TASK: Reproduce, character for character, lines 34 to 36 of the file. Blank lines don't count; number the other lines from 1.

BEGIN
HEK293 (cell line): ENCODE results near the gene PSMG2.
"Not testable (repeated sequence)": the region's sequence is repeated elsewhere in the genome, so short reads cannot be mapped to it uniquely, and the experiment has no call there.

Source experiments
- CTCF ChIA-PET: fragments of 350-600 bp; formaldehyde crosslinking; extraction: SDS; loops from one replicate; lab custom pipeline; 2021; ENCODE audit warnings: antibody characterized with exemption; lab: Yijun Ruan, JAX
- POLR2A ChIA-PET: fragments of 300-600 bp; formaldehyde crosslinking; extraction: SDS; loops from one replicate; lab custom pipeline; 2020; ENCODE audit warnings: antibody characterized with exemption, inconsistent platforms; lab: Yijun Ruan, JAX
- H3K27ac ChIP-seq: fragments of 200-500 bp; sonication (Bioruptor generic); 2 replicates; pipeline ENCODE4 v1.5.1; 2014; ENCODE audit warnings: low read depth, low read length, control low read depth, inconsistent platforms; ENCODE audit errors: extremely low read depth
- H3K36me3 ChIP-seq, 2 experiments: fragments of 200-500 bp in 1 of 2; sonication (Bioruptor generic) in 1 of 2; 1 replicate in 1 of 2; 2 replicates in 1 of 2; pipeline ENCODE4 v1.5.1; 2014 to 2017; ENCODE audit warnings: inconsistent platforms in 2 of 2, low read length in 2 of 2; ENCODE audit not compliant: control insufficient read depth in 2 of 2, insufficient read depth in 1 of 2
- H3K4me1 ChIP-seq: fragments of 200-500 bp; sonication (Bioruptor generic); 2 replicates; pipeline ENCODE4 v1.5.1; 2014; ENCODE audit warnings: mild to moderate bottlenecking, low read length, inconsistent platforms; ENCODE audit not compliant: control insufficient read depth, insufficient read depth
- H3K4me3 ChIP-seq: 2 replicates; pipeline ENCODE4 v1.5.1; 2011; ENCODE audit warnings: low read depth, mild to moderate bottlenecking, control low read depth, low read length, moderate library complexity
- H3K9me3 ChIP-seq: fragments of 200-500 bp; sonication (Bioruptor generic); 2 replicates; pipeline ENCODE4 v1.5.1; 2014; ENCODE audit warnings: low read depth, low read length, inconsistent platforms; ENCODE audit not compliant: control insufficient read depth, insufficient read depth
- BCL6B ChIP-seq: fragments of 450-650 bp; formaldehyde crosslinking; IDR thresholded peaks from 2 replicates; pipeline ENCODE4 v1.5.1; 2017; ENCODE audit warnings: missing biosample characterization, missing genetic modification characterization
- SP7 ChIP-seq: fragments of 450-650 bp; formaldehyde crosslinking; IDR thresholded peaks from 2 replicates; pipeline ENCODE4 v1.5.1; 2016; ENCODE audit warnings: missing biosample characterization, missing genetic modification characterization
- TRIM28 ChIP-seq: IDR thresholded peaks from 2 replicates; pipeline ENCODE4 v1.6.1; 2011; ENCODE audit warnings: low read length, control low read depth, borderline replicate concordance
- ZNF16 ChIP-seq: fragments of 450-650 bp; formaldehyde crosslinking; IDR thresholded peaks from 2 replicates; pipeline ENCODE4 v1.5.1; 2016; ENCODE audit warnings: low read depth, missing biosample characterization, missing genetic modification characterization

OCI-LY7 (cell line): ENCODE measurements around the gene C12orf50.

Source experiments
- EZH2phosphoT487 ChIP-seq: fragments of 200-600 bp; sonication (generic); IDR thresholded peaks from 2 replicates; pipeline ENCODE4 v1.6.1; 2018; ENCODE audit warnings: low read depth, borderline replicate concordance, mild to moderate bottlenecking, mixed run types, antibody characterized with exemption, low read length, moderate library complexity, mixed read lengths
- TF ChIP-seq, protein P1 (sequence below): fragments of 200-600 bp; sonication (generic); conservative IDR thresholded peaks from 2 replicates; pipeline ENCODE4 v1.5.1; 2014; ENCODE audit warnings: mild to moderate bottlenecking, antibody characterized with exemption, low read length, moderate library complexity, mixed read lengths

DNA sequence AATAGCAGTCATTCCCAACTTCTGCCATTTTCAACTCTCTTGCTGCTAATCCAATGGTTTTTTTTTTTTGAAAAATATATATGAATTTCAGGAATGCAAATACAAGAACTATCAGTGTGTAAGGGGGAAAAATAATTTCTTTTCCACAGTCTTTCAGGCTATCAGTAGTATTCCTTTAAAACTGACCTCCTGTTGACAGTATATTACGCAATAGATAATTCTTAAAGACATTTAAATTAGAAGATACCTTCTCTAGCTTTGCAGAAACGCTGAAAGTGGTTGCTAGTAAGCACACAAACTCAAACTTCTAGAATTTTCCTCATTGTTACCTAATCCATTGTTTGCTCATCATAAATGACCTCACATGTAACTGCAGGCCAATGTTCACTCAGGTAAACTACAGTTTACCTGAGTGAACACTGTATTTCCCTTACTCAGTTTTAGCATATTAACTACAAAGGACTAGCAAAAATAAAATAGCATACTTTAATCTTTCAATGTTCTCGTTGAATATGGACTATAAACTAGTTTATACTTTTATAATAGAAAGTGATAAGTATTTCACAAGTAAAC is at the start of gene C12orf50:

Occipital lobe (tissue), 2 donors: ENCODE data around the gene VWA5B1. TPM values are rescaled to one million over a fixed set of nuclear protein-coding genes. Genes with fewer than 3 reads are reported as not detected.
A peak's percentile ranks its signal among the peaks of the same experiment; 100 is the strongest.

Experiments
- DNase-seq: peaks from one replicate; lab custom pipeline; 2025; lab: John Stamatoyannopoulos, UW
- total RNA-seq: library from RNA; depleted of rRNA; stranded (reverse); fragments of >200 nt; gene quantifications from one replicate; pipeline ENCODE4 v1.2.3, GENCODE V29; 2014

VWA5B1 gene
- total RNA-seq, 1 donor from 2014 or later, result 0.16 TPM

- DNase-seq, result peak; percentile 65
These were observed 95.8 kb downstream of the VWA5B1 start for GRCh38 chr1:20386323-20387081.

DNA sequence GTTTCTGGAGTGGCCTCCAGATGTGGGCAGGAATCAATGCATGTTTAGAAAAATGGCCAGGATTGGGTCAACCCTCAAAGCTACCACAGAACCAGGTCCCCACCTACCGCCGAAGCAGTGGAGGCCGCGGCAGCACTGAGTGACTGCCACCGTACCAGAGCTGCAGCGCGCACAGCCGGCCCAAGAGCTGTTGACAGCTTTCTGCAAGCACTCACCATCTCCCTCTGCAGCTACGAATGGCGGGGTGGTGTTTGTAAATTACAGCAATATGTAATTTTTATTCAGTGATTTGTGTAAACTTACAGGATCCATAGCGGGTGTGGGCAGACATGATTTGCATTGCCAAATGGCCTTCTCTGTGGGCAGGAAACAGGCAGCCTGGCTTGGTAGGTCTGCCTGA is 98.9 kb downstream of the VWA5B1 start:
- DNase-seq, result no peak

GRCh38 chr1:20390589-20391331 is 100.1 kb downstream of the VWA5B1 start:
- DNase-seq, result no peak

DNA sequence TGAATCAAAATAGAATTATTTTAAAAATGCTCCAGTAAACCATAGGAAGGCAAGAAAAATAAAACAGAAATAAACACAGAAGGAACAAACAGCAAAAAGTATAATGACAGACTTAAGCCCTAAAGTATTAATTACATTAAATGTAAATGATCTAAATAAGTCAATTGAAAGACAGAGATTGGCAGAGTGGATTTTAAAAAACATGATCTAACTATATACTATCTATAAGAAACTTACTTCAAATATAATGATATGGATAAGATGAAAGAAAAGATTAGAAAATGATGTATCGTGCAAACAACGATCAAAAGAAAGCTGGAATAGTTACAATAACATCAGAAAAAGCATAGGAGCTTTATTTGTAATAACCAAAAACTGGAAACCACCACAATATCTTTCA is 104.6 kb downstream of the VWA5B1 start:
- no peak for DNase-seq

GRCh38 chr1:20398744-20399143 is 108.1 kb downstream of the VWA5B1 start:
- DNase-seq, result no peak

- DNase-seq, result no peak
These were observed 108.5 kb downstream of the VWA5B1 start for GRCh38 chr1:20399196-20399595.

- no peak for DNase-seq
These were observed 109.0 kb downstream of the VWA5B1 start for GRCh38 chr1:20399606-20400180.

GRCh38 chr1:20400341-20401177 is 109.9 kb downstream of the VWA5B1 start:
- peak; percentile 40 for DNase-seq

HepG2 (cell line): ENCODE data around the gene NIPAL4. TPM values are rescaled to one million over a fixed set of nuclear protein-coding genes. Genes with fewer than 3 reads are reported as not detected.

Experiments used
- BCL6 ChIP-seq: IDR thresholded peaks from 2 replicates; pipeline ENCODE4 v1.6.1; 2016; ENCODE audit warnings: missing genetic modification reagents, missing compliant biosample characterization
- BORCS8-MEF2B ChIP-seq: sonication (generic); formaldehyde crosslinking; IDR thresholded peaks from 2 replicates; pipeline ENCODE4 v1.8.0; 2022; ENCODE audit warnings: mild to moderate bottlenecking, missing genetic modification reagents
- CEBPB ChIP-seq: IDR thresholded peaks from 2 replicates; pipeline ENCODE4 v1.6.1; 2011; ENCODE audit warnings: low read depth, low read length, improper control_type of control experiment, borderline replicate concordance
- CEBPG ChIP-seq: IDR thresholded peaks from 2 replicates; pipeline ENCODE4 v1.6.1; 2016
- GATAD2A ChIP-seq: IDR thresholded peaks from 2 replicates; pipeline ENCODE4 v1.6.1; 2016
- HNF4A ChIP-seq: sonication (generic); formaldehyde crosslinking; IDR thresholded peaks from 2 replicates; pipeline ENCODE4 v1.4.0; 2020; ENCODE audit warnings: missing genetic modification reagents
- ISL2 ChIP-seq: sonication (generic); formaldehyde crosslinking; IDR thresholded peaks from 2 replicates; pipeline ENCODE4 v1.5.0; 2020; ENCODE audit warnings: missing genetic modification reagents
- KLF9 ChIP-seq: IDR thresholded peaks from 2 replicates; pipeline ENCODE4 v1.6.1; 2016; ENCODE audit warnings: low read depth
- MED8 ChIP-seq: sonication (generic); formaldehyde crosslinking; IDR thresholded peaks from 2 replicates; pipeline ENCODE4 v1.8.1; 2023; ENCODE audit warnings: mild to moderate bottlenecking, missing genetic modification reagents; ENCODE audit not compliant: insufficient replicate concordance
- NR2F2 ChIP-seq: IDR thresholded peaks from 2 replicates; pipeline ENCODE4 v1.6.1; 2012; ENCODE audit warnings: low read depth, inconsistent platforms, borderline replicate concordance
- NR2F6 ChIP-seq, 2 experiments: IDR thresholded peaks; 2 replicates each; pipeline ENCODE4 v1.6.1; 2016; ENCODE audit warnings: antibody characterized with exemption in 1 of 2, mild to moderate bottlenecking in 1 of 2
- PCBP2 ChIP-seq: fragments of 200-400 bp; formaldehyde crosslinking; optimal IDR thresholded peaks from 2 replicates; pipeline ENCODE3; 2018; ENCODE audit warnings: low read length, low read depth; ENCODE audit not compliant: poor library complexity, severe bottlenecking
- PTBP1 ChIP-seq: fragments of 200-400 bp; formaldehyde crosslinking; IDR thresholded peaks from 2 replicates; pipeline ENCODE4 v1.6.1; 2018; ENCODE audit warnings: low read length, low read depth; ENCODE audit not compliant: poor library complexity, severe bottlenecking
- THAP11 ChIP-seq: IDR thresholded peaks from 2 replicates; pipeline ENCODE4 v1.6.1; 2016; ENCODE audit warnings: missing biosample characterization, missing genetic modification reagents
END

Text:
- no peak for DNase-seq

GRCh38 chr1:20398744-20399143 is 108.1 kb downstream of the VWA5B1 start:
- DNase-seq, result no peak